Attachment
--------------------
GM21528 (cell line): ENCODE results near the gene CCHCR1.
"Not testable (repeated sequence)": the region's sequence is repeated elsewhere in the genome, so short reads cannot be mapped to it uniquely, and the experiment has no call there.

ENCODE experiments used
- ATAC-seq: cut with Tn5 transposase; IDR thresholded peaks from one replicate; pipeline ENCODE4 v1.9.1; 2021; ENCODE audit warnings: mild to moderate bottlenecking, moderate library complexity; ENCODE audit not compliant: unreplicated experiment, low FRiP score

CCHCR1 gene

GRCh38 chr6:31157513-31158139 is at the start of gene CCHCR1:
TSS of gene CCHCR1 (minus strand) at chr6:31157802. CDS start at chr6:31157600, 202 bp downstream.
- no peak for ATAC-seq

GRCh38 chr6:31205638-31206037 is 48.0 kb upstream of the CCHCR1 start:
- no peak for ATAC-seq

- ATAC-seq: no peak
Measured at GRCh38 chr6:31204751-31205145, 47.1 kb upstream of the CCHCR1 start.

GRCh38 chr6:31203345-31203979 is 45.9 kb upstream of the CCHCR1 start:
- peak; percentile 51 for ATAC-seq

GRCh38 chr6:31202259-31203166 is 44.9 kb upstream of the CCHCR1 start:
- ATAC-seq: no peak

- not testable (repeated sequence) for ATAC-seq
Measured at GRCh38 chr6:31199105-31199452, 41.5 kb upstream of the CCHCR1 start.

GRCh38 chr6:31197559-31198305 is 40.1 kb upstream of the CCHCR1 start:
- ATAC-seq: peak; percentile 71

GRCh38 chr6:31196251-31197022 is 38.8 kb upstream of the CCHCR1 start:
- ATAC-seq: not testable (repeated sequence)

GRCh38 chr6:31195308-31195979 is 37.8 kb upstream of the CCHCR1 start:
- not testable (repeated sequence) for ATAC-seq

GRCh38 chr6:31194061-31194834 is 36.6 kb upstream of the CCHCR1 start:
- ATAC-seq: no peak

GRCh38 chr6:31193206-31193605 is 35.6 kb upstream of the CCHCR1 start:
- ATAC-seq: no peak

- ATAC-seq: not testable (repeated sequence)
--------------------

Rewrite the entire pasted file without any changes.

GM21528 (cell line): ENCODE results near the gene CCHCR1.
"Not testable (repeated sequence)": the region's sequence is repeated elsewhere in the genome, so short reads cannot be mapped to it uniquely, and the experiment has no call there.

ENCODE experiments used
- ATAC-seq: cut with Tn5 transposase; IDR thresholded peaks from one replicate; pipeline ENCODE4 v1.9.1; 2021; ENCODE audit warnings: mild to moderate bottlenecking, moderate library complexity; ENCODE audit not compliant: unreplicated experiment, low FRiP score

CCHCR1 gene

GRCh38 chr6:31157513-31158139 is at the start of gene CCHCR1:
TSS of gene CCHCR1 (minus strand) at chr6:31157802. CDS start at chr6:31157600, 202 bp downstream.
- no peak for ATAC-seq

GRCh38 chr6:31205638-31206037 is 48.0 kb upstream of the CCHCR1 start:
- no peak for ATAC-seq

- ATAC-seq: no peak
Measured at GRCh38 chr6:31204751-31205145, 47.1 kb upstream of the CCHCR1 start.

GRCh38 chr6:31203345-31203979 is 45.9 kb upstream of the CCHCR1 start:
- peak; percentile 51 for ATAC-seq

GRCh38 chr6:31202259-31203166 is 44.9 kb upstream of the CCHCR1 start:
- ATAC-seq: no peak

- not testable (repeated sequence) for ATAC-seq
Measured at GRCh38 chr6:31199105-31199452, 41.5 kb upstream of the CCHCR1 start.

GRCh38 chr6:31197559-31198305 is 40.1 kb upstream of the CCHCR1 start:
- ATAC-seq: peak; percentile 71

GRCh38 chr6:31196251-31197022 is 38.8 kb upstream of the CCHCR1 start:
- ATAC-seq: not testable (repeated sequence)

GRCh38 chr6:31195308-31195979 is 37.8 kb upstream of the CCHCR1 start:
- not testable (repeated sequence) for ATAC-seq

GRCh38 chr6:31194061-31194834 is 36.6 kb upstream of the CCHCR1 start:
- ATAC-seq: no peak

GRCh38 chr6:31193206-31193605 is 35.6 kb upstream of the CCHCR1 start:
- ATAC-seq: no peak

- ATAC-seq: not testable (repeated sequence)